Benveniste and Roy et al. were able to generate classical MHC-restricted γδ T cells from hematopoietic stem/progenitor cells and to detect such cells in the naive peripheral human T cell repertoire. Transfer of a melanoma-associated antigen MART-1-specific γδ TCR to Jurkat cells confirmed that activation of these cells was HLA-A2/MART-1-restricted. The affinity ranges of γδ TCRs to HLA-A2/MART-1 were similar to those of αβ TCRs. Crystal structures revealed both similarities and differences between binding of γδ TCRs versus αβ TCRs to HLA-A2/MART-1.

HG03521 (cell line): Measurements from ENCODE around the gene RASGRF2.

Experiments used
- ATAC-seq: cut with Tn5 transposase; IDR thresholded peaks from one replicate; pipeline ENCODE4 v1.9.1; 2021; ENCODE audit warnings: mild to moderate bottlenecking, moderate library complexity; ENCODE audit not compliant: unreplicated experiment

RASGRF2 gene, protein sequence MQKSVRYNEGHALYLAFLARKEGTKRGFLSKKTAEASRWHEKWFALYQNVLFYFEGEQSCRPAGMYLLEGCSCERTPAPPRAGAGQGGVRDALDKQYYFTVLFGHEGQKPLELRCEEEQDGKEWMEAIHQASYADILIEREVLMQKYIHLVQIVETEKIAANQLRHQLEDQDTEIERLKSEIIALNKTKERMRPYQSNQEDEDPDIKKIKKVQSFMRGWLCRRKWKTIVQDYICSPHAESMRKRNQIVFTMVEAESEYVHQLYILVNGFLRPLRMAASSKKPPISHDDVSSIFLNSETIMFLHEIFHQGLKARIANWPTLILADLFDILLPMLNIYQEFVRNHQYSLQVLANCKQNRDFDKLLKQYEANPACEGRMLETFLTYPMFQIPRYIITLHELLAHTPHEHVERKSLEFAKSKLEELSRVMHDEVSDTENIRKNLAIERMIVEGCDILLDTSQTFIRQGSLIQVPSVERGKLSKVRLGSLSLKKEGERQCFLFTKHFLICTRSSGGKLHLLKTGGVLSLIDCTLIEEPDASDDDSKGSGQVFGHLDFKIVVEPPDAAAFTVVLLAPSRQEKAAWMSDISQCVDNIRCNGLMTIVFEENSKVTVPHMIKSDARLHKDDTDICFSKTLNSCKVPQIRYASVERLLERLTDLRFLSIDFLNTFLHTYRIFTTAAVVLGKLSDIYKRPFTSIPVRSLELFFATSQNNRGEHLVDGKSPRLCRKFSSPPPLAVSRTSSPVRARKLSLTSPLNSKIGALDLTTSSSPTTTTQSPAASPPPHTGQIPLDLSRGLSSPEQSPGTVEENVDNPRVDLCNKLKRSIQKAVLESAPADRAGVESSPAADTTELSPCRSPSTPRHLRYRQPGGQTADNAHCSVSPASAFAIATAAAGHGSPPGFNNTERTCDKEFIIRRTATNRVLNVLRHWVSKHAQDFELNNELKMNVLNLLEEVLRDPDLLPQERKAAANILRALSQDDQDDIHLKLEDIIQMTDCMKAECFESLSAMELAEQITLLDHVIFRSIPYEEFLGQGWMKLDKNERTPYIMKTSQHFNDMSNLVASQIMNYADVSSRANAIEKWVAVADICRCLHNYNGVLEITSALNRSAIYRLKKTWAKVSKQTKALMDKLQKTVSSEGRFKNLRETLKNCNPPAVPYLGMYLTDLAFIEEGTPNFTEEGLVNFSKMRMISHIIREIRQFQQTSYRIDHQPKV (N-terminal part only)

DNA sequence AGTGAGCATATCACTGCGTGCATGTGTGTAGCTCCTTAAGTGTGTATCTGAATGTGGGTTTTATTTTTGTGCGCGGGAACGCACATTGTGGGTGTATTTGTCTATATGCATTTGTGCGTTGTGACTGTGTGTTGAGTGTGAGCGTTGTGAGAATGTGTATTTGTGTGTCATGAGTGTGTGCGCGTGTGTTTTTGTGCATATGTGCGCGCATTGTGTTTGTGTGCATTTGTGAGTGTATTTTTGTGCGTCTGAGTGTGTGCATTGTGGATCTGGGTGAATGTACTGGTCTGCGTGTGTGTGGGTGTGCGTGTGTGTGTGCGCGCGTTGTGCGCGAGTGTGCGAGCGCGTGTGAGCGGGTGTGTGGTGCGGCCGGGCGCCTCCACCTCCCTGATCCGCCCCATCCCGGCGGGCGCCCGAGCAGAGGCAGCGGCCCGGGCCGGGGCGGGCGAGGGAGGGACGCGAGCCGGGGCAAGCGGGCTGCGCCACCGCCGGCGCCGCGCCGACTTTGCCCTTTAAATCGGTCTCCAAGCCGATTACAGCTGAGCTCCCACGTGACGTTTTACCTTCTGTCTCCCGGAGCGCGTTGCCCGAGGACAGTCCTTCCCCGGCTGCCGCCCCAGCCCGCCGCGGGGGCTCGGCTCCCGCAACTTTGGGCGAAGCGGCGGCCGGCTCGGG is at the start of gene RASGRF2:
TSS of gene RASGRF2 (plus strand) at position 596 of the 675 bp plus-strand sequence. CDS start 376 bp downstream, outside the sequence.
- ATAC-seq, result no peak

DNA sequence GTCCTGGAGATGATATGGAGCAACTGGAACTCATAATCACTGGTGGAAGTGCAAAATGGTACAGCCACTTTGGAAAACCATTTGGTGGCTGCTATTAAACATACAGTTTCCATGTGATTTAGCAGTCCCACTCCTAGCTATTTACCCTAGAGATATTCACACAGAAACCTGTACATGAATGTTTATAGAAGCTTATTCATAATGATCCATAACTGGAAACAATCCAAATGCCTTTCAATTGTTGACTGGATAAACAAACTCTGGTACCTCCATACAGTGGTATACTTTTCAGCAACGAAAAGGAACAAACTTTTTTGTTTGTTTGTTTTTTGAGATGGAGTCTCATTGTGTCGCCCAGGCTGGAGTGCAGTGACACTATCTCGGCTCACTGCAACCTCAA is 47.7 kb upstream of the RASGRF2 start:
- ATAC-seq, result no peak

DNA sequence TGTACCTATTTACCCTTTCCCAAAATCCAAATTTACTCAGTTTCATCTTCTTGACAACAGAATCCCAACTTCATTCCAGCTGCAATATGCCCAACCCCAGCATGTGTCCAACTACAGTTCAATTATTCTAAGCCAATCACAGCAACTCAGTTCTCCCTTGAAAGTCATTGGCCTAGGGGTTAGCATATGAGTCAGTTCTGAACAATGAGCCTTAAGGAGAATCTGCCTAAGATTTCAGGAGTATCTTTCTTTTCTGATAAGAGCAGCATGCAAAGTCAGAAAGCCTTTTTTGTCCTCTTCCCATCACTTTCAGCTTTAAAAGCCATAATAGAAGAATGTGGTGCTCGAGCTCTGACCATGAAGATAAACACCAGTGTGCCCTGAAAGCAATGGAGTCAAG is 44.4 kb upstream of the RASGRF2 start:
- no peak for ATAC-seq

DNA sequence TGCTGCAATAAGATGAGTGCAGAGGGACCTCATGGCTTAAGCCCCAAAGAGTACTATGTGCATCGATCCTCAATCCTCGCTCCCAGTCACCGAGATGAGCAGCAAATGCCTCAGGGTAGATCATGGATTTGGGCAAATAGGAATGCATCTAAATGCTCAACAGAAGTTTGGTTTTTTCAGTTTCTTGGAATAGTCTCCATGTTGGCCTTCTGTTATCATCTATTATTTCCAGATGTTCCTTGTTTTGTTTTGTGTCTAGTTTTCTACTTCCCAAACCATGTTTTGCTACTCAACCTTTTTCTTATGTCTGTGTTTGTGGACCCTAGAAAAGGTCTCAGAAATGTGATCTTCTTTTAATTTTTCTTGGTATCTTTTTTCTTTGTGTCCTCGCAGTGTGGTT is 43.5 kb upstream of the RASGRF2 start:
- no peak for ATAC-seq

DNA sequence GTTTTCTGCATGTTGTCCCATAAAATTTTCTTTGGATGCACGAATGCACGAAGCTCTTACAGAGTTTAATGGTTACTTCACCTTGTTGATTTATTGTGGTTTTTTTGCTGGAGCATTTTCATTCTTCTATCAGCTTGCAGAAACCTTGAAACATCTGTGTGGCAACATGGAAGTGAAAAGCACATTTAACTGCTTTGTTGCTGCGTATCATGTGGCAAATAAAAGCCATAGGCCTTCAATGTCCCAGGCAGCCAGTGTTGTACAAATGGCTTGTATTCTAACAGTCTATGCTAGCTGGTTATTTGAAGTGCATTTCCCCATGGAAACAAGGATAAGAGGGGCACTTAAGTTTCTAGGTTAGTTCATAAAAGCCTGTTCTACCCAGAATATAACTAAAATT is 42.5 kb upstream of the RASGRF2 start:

Antigen recognition by T cells bearing alphabeta T cell receptors (TCRs) is restricted by major histocompatibility complex (MHC). However, how antigens are recognized by T cells bearing gammadelta TCRs remains unclear. Although gammadelta T cells can recognize nonclassical MHC, it is generally thought that recognition of antigens is not MHC restricted. Here, we took advantage of an in vitro system to generate antigen-specific human T cells and show that melanoma-associated antigens, MART-1 and gp100, can be recognized by gammadelta T cells in an MHC-restricted fashion. Cloning and transferring of MART-1-specific gammadelta TCRs restored the specific recognition of the initial antigen MHC/peptide reactivity and conferred antigen-specific functional responses. A crystal structure of a MART-1-specific gammadelta TCR, together with MHC/peptide, revealed distinctive but similar docking properties to those previously reported for alphabeta TCRs, recognizing MART-1 on HLA-A*0201. Our work shows that antigen-specific and MHC-restricted gammadelta T cells can be generated in vitro and that MART-1-specific gammadelta T cells can also be found and cloned from the naive repertoire. These findings reveal that classical MHC-restricted human gammadelta TCRs exist in the periphery and have the potential to be used in developing of new TCR-based immunotherapeutic approaches.